Reading to Young Children: A Head-Start in Life?
AbstractThis paper investigates the importance of parents reading to their young children. Using Australian data we find that parental reading to children at age 4 to 5 has positive and significant effects on reading skills and cognitive skills of these children at least up to age 10 or 11. Our findings are robust to a wide range of sensitivity analyses.
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Bibliographic InfoPaper provided by Institute for the Study of Labor (IZA) in its series IZA Discussion Papers with number 7416.
Length: 45 pages
Date of creation: May 2013
Date of revision:
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Other versions of this item:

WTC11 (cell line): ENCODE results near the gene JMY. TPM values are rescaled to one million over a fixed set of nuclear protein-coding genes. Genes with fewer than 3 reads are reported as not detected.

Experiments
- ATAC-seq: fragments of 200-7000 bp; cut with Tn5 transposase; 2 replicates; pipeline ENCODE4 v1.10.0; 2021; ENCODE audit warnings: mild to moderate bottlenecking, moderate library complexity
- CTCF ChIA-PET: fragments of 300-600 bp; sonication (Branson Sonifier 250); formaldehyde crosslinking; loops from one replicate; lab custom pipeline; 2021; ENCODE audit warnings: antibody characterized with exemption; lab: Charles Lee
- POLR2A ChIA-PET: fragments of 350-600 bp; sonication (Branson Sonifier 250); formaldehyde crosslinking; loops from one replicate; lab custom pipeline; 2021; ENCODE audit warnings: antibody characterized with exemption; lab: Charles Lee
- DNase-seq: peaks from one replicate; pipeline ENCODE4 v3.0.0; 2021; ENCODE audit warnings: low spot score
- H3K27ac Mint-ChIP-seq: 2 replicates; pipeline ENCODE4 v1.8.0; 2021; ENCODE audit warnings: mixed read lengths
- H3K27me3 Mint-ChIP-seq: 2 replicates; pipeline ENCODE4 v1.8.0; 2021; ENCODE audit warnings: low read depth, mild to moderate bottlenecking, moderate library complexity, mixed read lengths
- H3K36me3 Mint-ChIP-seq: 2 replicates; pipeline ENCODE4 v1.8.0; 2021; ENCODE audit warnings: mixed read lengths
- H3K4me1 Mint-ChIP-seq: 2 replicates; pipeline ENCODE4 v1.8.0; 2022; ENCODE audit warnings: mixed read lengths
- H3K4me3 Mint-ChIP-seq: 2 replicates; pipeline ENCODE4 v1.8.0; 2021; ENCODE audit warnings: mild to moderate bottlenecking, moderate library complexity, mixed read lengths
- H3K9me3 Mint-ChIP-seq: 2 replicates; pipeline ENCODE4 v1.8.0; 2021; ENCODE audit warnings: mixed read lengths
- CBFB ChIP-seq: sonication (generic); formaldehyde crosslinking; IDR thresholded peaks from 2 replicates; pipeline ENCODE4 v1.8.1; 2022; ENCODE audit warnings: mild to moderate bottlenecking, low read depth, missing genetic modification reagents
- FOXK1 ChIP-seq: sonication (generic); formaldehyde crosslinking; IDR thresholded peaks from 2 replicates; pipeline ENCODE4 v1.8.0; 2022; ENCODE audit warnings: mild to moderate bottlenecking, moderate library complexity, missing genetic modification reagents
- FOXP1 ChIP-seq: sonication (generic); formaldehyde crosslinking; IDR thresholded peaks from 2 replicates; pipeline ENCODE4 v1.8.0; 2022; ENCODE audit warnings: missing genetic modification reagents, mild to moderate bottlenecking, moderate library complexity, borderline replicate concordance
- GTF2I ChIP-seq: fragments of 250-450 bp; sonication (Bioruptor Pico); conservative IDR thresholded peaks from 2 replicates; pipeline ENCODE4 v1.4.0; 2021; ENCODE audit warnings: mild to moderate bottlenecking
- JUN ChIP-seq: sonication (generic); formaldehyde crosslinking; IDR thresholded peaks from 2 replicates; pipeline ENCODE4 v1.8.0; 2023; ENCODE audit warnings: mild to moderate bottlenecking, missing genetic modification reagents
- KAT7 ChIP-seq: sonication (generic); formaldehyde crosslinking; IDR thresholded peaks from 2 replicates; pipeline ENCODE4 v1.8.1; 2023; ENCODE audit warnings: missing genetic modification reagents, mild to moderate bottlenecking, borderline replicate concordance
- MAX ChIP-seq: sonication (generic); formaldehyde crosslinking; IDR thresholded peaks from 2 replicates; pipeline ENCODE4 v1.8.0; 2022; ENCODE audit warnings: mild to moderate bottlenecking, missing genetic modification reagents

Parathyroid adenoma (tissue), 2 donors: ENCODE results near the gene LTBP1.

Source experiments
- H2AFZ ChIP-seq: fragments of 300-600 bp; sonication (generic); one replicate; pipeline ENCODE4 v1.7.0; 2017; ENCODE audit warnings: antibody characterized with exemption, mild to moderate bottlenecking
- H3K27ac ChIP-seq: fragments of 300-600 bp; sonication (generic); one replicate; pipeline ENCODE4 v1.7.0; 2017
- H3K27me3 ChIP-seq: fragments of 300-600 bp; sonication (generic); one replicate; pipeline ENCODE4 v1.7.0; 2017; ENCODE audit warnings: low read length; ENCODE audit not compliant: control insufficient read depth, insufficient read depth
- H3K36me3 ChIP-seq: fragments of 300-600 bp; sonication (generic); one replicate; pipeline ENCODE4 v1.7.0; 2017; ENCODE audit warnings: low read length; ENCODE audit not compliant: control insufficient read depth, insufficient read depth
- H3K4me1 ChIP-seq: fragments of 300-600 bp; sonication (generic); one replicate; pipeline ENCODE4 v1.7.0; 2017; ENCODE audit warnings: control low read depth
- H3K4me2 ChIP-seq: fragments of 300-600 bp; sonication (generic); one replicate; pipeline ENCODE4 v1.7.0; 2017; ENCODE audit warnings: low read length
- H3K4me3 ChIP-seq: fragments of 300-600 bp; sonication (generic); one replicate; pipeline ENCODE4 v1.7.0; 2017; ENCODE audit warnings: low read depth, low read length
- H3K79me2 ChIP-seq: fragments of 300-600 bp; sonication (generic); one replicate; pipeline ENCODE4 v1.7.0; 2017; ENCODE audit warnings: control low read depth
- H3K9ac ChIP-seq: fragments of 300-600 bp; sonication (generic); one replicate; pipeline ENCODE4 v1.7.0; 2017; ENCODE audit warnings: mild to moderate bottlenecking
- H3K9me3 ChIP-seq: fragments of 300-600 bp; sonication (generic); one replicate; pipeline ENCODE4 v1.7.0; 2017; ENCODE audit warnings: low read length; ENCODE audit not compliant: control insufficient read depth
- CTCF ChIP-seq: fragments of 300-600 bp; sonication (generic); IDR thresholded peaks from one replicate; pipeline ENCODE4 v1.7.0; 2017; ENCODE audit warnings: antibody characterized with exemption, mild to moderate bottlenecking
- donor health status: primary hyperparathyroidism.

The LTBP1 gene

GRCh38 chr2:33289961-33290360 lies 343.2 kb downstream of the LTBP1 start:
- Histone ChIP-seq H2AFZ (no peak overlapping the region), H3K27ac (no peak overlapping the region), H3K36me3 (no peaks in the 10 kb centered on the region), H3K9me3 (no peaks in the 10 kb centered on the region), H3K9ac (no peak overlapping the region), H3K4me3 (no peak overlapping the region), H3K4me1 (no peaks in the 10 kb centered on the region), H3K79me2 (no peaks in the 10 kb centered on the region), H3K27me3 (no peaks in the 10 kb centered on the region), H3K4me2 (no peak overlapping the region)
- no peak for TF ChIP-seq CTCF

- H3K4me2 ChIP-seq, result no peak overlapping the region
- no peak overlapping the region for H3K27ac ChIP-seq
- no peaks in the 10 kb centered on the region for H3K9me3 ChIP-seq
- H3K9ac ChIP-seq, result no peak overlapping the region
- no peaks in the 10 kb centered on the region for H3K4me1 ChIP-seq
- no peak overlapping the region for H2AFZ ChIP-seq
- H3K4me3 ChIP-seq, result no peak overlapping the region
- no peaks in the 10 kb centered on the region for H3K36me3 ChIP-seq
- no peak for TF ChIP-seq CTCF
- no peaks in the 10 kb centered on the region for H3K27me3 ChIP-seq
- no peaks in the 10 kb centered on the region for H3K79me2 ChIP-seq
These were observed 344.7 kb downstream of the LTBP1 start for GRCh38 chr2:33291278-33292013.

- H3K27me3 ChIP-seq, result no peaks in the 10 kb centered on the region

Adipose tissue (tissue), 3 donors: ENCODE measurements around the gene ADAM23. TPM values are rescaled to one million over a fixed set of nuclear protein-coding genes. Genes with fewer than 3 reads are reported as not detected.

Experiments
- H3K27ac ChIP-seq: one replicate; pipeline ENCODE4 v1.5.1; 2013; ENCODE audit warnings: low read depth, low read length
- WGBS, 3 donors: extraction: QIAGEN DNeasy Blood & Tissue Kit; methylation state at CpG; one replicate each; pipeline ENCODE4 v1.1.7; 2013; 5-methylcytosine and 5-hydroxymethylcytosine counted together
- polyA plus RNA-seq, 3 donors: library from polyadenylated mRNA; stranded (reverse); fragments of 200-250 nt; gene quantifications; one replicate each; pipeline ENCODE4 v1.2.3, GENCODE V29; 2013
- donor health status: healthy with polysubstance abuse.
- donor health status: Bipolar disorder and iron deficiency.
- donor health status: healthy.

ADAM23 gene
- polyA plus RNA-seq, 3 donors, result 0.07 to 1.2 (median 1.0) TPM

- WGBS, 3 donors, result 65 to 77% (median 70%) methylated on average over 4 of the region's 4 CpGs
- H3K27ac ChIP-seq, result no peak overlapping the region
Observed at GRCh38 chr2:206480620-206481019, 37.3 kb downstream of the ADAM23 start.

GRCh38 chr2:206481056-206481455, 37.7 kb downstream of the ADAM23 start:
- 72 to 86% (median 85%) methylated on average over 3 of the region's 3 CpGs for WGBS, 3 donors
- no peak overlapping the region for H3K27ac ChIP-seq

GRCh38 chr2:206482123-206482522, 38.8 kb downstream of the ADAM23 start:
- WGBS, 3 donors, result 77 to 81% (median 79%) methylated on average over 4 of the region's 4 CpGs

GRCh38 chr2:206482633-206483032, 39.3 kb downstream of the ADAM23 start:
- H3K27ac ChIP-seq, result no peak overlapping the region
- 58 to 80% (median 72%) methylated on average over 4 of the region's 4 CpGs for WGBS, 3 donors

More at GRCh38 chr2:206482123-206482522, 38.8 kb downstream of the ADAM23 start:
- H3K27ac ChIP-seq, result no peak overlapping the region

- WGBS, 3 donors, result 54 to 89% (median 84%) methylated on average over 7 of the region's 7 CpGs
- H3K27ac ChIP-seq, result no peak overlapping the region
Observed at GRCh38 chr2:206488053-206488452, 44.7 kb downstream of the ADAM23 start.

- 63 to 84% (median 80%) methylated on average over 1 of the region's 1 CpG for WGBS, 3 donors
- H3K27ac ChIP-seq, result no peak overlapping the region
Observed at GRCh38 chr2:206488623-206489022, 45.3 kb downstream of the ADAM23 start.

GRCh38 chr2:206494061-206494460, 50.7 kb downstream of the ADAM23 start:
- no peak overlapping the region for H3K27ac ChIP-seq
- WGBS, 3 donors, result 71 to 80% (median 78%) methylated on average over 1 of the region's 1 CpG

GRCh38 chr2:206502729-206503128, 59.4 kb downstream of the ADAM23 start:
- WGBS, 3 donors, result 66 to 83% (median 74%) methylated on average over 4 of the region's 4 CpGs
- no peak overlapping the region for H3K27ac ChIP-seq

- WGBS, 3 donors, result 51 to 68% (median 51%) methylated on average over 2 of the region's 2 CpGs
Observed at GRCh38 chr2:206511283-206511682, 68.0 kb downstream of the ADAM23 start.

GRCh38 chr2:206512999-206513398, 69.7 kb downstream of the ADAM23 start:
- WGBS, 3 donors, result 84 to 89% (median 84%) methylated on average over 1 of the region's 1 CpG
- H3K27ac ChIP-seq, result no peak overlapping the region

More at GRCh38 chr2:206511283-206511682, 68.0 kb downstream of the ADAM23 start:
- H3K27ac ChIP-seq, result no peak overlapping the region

- Guyonne Kalb & Jan C. van Ours, 2013. "Reading to Young Children: A Head-Start in Life?," Melbourne Institute Working Paper Series wp2013n17, Melbourne Institute of Applied Economic and Social Research, The University of Melbourne.
- Kalb, Guyonne & van Ours, Jan C, 2013. "Reading to young children: a head-start in life?," CEPR Discussion Papers 9485, C.E.P.R. Discussion Papers.
- Kalb, G. & Ours, J.C. van, 2013. "Reading to Young Children: A Head-Start in Life?," Discussion Paper 2013-029, Tilburg University, Center for Economic Research.
- C26 - Mathematical and Quantitative Methods - - Single Equation Models; Single Variables - - - Instrumental Variables (IV) Estimation
- I21 - Health, Education, and Welfare - - Education - - - Analysis of Education
- J24 - Labor and Demographic Economics - - Demand and Supply of Labor - - - Human Capital; Skills; Occupational Choice; Labor Productivity
This paper has been announced in the following NEP Reports:
- NEP-ALL-2013-06-09 (All new papers)
- NEP-CBE-2013-06-09 (Cognitive & Behavioural Economics)
- NEP-DEM-2013-06-09 (Demographic Economics)
- NEP-EDU-2013-06-09 (Education)
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